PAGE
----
Thomas Dybdahl Feels 'The Weight of a Lot of Bad Decisions' on 'All These Things': Premiere
Listen to the title track off the Norwegian singer/songwriter’s upcoming album.
It all started with a David Crosby album.
Norwegian singer-songwriter Thomas Dybdahl played the L.A. troubadour’s 1971 solo debut, If I Could Only Remember My Name, on repeat as he painted and set up gear in his new studio. Crosby’s psychedelic folk dirges inspired the initial sketches for the songs that appear on Dybdahl’s introspective new album, All These Things, whose brooding, ethereal title track premieres Tuesday (Aug. 21) on Billboard.
Dybdahl teamed up with Grammy-winning producer Larry Klein and a virtuosic cast of musicians for a marathon recording session at Hollywood’s Sunset Sound Studios, where they cut all nine songs from All These Things live in three days. The session’s raw vulnerability manifests itself on the title track (which also opens the album), as smoky Hammond B3 organ chords and bluesy guitar fills unravel around Dybdahl’s plaintive croon, which barely rises above a whisper. The accompanying video documents the recording session, cutting between musicians in real time, captivating in its simplicity.
“Lyrically, it just broods on the subject of the weight of a lot of bad decisions piled on top of each other,” Dybdahl says of “All These Things.” “Material stuff you can just get rid of usually, but it’s hard to redo stupid shit you’ve done.” After composing the hypnotic, synth-laden soundtrack to Arild Ostin Ommundsen’s Now It’s Dark, Dybdahl longed to get back in a room with other musicians and take a more organic, communal approach to his songwriting. Needless to say, he got his wish, working with veteran session guitarist Dean Parks (Steely Dan, Michael Jackson), keyboardist Patrick Warren (Bob Dylan, Bruce Springsteen) and drummer James Gadson (The Temptations, Bill Withers), among others. “It wasn’t easy or problem-free, but then it shouldn’t be,” Dybdahl admits. “The days were long, and even though it was only a three-day session, I felt like a changed man after it was done.”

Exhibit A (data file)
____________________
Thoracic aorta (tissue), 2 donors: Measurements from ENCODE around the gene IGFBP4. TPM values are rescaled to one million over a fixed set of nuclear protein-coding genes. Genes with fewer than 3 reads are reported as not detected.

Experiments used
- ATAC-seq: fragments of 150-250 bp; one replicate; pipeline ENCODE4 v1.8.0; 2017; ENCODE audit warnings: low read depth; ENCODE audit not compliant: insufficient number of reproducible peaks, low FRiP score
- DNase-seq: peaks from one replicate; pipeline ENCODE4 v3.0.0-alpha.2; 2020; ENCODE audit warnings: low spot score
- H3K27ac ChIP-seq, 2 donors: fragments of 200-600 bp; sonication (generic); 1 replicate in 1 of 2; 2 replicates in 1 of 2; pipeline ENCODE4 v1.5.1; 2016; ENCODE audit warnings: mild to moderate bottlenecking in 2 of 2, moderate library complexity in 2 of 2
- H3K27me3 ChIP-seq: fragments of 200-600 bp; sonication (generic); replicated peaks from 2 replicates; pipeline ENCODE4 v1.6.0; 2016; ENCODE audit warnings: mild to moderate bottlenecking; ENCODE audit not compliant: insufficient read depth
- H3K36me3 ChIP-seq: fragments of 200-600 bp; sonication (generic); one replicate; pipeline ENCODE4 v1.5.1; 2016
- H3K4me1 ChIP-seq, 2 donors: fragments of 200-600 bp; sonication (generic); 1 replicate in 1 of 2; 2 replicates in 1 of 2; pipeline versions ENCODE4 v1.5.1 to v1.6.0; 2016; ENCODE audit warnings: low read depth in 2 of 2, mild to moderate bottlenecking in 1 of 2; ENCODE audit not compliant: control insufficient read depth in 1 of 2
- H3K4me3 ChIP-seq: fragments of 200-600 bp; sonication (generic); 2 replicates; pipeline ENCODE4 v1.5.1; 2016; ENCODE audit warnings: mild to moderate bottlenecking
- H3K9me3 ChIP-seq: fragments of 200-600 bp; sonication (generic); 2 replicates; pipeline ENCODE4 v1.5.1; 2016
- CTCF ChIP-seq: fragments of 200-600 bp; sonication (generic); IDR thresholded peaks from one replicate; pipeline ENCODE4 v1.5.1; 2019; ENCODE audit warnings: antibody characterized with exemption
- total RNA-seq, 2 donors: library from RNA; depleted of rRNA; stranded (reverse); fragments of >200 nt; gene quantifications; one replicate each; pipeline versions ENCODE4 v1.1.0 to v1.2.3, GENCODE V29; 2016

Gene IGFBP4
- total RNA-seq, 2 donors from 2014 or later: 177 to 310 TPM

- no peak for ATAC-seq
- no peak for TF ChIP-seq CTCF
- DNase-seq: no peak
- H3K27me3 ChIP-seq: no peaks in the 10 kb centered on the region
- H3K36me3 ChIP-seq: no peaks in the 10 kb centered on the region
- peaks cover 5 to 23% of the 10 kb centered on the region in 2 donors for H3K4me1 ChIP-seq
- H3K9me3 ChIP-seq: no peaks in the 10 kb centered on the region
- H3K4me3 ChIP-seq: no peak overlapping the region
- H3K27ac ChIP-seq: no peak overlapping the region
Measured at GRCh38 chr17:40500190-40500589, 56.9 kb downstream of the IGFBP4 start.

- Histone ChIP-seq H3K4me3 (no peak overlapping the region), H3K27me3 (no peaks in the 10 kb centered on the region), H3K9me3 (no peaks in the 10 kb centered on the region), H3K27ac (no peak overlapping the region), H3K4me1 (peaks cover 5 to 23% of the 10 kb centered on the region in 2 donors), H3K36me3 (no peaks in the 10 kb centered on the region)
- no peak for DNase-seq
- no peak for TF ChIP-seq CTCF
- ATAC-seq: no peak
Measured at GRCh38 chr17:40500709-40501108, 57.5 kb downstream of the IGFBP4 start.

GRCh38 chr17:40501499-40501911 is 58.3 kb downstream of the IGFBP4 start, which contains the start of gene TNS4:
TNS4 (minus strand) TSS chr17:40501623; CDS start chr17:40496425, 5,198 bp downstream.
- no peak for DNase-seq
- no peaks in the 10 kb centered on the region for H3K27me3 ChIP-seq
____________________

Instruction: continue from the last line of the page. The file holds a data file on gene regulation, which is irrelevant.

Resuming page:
Dybdahl previously worked with Klein on 2011’s Songs compilation and 2013’s What’s Left is Forever. After preliminary group writing sessions proved fruitful, they decided to stick with the approach throughout the writing and recording process. “As the group of songs emerged… I started seeing a story unfold about the dark side of Hollywood and Los Angeles,” says Klein, who previously won Grammys for Joni Mitchell’s Turbulent Indigo and Both Sides Now and Herbie Hancock’s River: The Joni Letters. “I might have mentioned it to Thomas, but generally we keep these ideas about the ‘meaning’ of things to ourselves. It seems to work better when it isn’t spoken about too much. The album still feels very much like a darkly programmatic tone poem about things going wrong in L.A. to me—a subject quite close to my dark heart.”
Klein’s previous collaborations with Dybdahl helped break him into the United States; What’s Left is Forever earned a Grammy nomination for Best Engineered Album, Non-Classical in 2014. Dybdahl hopes to harness that momentum and further expand his stateside audience when he releases All These Things on Oct. 12, though he’s trying to temper his expectations. “I don’t really see myself having anything that would resemble a radio hit or anything that would catapult me into people’s homes, but word is spreading and the playground is getting bigger and bigger,” he says. “I have a nice career and I love what I do. I have freedom. It could be worse.”